Yes, I think that's quite fair to say, but the devil is in the details. So, the question is, what rationale are they going to give? How far are they going to go? And they could go pretty darn far. If they have the votes, and we saw in the Dobbs decision, the case last June that overturned the right to abortion. If they've got the votes, they can do whatever they want.

How do you see that dynamic changing? Obviously for a while, John Roberts did play something of a swing role. Now the court is 6-3 conservative. Are we likely to see any sort of swing cases in the near future?

Nothing I can name, really. I think we've got an empowered, conservative super-majority. And I don't see a “swing justice,” emerging who's going to be in a position to make a difference, like Justice Anthony Kennedy did for many years when he was the swing justice, and he had four justices to his left and four justices to his right. And basically, the Constitution was, whatever Anthony Kennedy thought it was, we don't have a dynamic like that now. This is really something pretty new in the lifetime was willing to guess pretty much everybody who's listening to this program. So, the American democracy is going to have to figure it out.

What do you think about ideas that have been raised for one way to go about that, which would be either expanding the size of the court or instituting term limits?

Yeah, well, I mean, both of those are ideas that people I greatly respect take very seriously. I'll say about term limits, that wouldn't solve any immediate problem, even if it could be done and I think it could only be done by constitutional amendment, because of course, the term limits would not apply retroactively to the incumbents. Expanding the court, you know, something that Congress is free to do. If there's a filibuster-proof, Democratic majority, I suppose that could happen. But I'm not sure whether that's in the long-term interests of the court or the country. My jury is out on that.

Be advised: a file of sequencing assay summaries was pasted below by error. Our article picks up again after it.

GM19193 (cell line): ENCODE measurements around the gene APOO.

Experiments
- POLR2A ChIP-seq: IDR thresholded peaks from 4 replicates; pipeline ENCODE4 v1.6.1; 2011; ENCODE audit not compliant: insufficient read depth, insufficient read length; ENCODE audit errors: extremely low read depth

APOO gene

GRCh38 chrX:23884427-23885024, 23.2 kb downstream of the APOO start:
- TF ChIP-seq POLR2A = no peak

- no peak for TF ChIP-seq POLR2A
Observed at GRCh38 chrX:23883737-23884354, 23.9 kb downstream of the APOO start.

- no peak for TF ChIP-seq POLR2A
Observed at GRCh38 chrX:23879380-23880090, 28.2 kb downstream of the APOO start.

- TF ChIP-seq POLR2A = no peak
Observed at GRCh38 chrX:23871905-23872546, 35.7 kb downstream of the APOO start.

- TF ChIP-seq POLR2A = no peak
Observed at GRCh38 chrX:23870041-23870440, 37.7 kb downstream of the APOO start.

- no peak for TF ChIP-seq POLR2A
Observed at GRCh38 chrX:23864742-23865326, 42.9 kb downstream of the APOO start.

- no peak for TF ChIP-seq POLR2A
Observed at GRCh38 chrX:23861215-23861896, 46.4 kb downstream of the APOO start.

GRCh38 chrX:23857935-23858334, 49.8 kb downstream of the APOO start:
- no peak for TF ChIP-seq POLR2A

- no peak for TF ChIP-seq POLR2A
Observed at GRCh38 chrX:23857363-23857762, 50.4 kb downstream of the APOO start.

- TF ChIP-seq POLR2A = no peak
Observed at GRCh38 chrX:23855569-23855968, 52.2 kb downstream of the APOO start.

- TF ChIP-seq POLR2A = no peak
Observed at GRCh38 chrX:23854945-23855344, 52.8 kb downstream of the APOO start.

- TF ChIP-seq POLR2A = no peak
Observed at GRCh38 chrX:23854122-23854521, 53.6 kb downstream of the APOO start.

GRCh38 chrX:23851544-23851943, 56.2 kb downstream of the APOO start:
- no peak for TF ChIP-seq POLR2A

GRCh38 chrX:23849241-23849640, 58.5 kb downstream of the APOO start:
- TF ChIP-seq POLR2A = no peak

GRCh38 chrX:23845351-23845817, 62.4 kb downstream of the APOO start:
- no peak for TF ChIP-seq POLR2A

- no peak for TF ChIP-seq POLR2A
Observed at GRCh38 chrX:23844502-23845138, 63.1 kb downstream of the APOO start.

Let me go back to Dobbs for a moment. A lot of attention in that decision was paid to other rights that, you know, possibly the court had also decided in error. I'm paraphrasing here. But do you share the fear that many do, that other rights that Americans have come to count on, you know, could also be in line to be overturned?

Well, it's certainly possible. I think something else will happen. For instance, I think you're referring to the concurring opinion by Justice Clarence Thomas, who raised these issues. I think it's very, very unlikely that the courts going to overturn the 2015 opinion of Obergefell, that recognized a constitutional right to same sex marriage. But I think it's very likely in the coming, in the in the current term, that the court is going to create a big religious carve out to the regime of anti-discrimination laws that protect LGBT individuals. So, there's a case now, that's going to be argued later this term of a wedding web designer, who doesn't want to have to design wedding websites for same sex couples, because she says, as a Christian, I can't possibly lend my support to this. And she's from Colorado. Colorado has a very robust anti-discrimination law that includes, that bars discrimination on the grounds of sexual orientation by people who are in business serving the public. And so, the question is, does she get a religious opt out from an anti-discrimination law that applies to everybody? And that's the kind of thing that I think the court is going to go for, kind of an oblique attack on the rights that it has previously recognized.